Clear Example of Tax Laws Favoring Agriculture
Via John Combest (who played a terrific first base in softball on Sunday, if I may say so), the Suburban Journals has a good story about a smart property tax move by developers in St. Charles County. What exactly are the developers who have found themselves sitting on large lots of undeveloped property during this recession doing with it? They are farming the land just enough to get it taxed at the agricultural rate instead of at the commercial or residential rate. As the story details, the differences can be huge:
For example, an acre that goes for $5 a square foot and is assessed as commercial would have taxes of $4,800 for an acre. That same acre, assessed as agriculture, would have taxes of $7.68.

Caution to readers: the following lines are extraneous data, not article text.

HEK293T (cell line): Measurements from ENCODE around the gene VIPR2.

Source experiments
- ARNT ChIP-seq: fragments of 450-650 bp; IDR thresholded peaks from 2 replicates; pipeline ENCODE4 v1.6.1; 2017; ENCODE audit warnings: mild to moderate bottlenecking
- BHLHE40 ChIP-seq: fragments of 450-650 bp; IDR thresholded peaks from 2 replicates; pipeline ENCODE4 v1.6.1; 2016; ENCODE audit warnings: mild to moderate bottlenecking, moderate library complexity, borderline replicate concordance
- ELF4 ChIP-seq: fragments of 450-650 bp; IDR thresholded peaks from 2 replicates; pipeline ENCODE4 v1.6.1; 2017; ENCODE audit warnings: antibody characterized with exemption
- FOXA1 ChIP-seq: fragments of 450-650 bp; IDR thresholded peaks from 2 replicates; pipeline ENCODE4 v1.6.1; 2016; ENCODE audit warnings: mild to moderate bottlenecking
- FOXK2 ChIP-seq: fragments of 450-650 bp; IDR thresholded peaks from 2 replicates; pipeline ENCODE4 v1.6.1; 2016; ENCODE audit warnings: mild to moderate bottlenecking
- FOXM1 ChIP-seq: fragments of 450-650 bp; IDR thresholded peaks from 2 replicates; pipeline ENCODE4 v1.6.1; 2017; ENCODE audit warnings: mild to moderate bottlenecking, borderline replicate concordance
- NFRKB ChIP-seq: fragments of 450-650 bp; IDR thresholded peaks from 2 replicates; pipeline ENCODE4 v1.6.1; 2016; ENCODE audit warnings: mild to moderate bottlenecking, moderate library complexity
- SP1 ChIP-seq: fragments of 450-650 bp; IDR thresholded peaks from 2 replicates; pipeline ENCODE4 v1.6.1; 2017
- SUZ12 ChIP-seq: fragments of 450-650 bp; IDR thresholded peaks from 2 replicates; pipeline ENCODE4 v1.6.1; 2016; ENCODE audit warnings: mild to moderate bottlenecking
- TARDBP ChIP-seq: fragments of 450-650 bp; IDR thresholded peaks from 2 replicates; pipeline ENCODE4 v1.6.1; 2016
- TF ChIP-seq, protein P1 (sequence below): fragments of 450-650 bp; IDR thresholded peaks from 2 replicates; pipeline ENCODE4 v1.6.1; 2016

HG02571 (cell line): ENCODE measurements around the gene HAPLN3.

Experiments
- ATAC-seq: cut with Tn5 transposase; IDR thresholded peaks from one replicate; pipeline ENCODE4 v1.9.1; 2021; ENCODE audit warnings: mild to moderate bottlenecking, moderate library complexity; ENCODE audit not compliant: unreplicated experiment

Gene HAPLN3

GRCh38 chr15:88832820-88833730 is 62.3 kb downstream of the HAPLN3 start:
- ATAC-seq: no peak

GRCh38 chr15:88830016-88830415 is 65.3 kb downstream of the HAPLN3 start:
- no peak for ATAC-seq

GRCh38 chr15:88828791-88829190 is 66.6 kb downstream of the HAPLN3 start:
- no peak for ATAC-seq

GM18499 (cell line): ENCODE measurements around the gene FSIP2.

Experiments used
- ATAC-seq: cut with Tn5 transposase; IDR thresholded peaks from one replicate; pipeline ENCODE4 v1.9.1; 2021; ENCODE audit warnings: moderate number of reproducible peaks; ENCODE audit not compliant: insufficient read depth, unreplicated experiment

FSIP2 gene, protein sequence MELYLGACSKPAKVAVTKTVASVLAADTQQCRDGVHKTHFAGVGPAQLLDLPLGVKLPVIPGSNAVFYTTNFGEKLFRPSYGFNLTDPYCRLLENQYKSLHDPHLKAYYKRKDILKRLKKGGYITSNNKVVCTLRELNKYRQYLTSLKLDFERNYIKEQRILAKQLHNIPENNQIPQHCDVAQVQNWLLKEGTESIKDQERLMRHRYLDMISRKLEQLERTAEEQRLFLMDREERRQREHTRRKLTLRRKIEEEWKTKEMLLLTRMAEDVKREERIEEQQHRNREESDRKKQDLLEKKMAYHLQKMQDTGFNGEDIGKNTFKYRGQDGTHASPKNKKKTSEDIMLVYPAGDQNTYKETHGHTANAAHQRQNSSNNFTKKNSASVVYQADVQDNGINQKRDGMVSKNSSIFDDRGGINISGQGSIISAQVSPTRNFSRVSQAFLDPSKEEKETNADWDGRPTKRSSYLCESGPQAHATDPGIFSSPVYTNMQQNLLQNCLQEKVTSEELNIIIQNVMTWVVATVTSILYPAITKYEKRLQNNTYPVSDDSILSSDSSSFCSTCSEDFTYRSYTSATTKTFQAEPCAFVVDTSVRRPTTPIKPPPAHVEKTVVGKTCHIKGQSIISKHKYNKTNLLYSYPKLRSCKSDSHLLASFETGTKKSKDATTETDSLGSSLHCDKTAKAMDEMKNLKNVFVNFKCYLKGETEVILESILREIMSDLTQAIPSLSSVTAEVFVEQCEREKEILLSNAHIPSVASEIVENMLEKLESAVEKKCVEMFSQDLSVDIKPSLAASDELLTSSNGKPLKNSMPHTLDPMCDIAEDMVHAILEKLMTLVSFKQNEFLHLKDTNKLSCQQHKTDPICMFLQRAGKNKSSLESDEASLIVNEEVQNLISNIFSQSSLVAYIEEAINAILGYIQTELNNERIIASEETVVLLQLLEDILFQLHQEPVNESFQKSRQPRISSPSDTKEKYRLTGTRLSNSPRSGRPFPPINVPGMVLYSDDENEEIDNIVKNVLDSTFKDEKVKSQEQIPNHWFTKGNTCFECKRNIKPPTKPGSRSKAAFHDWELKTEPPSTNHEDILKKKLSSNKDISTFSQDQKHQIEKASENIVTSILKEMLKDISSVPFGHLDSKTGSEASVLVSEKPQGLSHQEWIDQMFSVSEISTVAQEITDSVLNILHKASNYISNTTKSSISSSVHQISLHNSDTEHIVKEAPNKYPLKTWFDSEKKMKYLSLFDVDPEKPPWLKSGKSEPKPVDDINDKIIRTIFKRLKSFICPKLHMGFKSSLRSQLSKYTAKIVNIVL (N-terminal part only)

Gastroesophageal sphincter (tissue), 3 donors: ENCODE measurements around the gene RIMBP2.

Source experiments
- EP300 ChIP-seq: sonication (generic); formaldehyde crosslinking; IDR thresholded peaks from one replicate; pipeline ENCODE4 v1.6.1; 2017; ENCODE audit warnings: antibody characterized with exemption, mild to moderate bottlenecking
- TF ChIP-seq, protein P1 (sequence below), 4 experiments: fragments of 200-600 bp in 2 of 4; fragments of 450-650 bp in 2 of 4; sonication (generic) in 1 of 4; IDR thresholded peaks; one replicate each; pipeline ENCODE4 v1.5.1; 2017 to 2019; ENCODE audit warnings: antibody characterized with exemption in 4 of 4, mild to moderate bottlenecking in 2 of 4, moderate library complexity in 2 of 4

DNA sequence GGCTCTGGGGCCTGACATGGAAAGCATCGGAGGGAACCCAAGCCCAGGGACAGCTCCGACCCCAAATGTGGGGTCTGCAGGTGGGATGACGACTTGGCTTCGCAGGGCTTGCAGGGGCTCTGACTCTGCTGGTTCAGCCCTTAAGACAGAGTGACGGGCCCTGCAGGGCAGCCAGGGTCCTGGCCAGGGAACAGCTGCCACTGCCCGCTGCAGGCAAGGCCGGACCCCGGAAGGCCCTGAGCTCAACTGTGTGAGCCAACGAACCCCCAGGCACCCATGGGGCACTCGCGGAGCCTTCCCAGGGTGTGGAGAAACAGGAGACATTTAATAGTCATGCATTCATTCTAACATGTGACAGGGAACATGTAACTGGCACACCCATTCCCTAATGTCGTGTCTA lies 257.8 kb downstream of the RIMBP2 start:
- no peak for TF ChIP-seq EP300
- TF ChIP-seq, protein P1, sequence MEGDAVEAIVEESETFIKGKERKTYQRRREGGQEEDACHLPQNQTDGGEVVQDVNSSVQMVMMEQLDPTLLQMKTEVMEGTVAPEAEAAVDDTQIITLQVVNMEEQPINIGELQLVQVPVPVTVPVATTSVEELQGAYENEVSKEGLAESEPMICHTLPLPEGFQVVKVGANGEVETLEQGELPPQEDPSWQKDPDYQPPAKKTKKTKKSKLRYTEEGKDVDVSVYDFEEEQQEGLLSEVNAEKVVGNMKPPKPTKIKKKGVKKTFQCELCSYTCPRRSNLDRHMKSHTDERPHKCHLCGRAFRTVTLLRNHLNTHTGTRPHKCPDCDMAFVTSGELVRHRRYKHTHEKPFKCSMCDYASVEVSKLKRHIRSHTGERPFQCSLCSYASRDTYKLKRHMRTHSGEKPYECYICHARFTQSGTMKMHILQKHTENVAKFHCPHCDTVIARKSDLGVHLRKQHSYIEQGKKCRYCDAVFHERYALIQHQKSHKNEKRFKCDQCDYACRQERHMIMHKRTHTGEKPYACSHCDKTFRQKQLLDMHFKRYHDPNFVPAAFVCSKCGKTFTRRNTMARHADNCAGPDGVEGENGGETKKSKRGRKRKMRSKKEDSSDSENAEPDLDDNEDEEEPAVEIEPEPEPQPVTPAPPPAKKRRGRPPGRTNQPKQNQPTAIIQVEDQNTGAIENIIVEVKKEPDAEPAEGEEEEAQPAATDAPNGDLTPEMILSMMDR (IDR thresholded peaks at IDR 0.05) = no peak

This is a topic I have been writing about since the beginning of this blog. Low assessment of agricultural land is one of the main reasons why each year the state transfers money (taxes) taken from suburban taxpayers to give to rural school districts.
The suburban residents, with their higher assessments and rates, support their schools at a fiscal level that has resulted in the state holding aid flat for years; the so-called “hold harmless” school districts. Many rural districts, with their lower assessments, lower rates, and agricultural property, pay less for their schools. The state makes up the difference with general taxes. Let’s be clear — rural districts can often educate their kids at a much lower expense than suburban districts, but the annual transfer of wealth from the suburbs to the rural areas is exactly the type of transfer that is often decried in other situations.